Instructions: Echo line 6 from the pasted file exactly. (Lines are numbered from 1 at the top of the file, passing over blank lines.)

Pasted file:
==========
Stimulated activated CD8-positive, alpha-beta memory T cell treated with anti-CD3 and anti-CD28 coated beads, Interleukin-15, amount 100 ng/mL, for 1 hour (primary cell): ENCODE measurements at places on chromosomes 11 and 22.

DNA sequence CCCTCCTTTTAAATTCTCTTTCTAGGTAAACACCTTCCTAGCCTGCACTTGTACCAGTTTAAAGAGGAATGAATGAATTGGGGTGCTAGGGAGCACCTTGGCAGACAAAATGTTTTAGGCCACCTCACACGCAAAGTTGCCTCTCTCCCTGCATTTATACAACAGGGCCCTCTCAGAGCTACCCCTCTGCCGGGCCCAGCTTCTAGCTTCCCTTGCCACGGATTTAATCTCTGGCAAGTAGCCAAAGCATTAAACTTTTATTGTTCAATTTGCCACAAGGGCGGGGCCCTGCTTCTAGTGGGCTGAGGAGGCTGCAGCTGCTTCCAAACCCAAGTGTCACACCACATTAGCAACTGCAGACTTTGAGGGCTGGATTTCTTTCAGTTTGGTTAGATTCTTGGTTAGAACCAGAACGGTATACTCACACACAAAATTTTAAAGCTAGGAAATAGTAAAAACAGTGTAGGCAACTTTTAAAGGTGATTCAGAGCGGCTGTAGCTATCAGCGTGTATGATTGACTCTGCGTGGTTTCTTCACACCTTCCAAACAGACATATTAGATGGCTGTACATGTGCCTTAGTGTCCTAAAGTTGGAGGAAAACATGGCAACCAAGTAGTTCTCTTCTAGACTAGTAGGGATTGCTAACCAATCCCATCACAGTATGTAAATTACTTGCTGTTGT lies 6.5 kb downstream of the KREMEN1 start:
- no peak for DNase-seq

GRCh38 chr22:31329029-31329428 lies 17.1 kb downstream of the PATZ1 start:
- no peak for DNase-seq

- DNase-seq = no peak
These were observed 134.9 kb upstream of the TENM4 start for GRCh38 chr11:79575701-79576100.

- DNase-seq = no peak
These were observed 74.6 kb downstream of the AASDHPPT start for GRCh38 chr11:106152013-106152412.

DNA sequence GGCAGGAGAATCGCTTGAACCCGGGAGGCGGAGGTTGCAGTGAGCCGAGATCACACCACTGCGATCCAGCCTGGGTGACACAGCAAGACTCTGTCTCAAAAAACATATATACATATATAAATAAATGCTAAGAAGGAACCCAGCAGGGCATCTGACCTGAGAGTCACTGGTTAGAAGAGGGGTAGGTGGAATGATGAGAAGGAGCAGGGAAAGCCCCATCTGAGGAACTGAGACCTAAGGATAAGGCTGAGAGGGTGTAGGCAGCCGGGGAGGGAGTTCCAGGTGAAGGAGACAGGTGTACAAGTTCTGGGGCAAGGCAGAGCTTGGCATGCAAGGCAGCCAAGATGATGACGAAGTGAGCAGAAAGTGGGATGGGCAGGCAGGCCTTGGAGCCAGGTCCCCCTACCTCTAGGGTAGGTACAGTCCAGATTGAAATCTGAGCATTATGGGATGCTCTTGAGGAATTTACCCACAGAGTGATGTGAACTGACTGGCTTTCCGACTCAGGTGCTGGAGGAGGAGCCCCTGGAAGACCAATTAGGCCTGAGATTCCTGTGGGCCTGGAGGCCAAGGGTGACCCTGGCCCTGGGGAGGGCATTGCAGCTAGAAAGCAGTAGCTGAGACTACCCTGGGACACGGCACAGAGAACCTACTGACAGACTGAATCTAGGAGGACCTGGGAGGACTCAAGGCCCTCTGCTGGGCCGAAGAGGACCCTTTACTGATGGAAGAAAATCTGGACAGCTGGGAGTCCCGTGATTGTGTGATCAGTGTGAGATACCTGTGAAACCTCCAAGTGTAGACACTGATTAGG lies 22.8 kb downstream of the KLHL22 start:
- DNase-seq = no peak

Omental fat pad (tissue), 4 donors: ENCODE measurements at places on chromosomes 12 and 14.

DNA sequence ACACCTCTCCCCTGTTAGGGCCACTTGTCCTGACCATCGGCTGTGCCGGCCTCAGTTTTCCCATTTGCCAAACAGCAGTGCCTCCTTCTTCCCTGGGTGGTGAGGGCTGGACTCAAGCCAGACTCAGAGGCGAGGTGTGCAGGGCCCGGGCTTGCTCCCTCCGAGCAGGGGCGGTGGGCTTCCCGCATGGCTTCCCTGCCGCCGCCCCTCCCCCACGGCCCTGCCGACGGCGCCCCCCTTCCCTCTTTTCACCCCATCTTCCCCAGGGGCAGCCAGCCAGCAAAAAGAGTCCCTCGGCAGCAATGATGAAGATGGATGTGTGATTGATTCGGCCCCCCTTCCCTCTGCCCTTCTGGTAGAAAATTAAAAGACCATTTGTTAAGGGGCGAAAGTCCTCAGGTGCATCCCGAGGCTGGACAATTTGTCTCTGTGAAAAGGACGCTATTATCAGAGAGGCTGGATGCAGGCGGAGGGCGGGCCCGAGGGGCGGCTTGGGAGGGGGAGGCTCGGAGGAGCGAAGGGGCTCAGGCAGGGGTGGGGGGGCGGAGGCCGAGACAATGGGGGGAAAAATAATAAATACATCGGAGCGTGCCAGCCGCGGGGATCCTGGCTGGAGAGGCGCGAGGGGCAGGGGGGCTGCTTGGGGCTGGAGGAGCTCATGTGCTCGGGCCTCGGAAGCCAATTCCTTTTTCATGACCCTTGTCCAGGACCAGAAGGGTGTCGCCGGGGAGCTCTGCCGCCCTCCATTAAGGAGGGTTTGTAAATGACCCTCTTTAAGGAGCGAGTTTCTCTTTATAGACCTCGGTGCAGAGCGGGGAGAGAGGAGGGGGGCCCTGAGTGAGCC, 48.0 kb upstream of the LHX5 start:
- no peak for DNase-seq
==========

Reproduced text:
- DNase-seq = no peak